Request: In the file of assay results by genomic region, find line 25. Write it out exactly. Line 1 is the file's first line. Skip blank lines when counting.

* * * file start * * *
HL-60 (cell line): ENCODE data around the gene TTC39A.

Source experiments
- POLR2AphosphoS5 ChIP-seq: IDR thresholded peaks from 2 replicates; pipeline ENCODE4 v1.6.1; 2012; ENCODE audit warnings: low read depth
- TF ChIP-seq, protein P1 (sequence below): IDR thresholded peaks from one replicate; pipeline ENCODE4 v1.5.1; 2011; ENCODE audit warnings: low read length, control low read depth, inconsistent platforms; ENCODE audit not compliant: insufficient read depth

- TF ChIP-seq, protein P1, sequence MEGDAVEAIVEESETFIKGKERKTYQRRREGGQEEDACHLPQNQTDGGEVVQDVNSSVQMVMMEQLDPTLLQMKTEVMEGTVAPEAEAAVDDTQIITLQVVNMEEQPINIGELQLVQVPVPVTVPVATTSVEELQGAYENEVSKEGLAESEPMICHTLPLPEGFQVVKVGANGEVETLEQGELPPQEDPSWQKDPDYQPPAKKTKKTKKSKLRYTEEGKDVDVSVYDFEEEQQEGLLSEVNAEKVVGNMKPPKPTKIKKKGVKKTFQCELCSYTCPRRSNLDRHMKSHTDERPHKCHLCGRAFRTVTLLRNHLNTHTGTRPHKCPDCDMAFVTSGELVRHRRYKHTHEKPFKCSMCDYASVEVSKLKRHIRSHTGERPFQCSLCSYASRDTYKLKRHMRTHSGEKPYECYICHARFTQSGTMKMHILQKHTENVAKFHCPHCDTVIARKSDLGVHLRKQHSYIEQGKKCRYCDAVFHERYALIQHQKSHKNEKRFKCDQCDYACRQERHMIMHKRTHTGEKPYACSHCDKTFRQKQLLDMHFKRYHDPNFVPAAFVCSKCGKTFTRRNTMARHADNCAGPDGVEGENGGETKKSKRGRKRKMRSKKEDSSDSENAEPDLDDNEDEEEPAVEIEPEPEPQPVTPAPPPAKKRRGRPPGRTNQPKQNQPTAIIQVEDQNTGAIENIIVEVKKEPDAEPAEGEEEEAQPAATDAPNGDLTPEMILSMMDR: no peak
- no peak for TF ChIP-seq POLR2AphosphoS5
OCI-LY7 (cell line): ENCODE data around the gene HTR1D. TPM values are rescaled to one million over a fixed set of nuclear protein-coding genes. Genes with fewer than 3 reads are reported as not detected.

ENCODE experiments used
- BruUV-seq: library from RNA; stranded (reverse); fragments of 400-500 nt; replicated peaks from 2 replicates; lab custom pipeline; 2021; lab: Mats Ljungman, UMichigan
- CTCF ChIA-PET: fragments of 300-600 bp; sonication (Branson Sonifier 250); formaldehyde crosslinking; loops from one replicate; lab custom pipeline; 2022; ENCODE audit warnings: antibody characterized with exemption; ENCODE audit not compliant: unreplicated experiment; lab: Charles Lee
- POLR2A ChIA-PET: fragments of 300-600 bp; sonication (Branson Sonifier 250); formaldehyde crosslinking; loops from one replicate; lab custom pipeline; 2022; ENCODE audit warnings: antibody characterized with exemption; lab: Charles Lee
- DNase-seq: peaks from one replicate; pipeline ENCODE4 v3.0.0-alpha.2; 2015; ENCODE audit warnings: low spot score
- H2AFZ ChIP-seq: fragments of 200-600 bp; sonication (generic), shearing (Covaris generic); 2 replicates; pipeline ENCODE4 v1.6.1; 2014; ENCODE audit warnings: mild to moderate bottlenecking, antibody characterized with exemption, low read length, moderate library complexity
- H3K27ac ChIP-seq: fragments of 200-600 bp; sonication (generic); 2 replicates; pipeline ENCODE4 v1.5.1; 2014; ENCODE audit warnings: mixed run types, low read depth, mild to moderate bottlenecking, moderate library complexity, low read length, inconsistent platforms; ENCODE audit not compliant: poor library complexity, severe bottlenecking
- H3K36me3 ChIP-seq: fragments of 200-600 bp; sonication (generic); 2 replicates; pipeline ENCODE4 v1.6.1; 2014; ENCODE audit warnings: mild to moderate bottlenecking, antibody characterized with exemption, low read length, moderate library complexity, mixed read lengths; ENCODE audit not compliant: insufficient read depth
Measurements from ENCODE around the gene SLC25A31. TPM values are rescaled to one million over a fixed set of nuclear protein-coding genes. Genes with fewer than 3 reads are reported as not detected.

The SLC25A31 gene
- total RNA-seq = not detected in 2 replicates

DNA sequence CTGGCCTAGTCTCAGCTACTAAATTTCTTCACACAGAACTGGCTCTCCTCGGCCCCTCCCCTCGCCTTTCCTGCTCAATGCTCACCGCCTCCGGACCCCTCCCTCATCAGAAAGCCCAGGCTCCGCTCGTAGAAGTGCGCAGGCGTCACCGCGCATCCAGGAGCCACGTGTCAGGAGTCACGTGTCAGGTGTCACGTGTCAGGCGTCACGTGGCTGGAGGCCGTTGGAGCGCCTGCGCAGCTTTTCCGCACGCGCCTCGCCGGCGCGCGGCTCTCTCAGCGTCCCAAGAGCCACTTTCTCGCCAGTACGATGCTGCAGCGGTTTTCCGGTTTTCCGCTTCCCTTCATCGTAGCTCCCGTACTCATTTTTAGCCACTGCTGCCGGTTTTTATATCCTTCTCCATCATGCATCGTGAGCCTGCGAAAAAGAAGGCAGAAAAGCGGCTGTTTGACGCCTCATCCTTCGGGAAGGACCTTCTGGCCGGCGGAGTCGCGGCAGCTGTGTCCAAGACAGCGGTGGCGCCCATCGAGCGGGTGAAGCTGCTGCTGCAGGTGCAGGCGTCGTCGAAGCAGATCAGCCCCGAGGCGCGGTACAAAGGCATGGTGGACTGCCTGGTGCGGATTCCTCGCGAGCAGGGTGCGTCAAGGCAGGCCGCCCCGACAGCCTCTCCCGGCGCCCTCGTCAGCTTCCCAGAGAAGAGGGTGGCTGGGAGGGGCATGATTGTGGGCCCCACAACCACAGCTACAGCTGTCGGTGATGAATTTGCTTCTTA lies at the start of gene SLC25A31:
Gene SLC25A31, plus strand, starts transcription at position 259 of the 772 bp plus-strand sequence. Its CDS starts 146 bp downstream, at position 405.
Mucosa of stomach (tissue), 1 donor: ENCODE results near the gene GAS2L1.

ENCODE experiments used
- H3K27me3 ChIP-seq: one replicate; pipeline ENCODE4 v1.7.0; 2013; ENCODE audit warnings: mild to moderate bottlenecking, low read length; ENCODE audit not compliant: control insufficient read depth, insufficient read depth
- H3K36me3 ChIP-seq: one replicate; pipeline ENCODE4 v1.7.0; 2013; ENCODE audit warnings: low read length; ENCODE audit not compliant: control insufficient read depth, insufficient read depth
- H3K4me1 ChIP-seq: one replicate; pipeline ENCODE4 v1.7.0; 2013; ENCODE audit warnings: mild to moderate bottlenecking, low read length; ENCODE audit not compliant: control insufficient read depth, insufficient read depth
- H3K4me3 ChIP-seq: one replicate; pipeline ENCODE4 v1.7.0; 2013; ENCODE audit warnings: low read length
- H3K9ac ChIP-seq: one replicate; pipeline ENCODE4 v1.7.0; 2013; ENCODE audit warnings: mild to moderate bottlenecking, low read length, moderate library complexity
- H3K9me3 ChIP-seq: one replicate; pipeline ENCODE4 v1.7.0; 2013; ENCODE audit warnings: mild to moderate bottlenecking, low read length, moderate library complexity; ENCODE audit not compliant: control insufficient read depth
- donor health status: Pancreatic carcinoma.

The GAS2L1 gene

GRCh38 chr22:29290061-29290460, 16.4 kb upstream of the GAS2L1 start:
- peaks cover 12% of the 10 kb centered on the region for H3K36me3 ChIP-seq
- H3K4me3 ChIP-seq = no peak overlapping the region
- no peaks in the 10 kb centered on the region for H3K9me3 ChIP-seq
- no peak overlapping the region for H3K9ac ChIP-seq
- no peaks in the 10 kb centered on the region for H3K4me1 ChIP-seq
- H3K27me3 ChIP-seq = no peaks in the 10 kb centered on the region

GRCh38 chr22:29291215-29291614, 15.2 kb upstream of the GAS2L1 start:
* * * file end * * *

- H3K4me1 ChIP-seq: one replicate; pipeline ENCODE4 v1.7.0; 2013; ENCODE audit warnings: mild to moderate bottlenecking, low read length; ENCODE audit not compliant: control insufficient read depth, insufficient read depth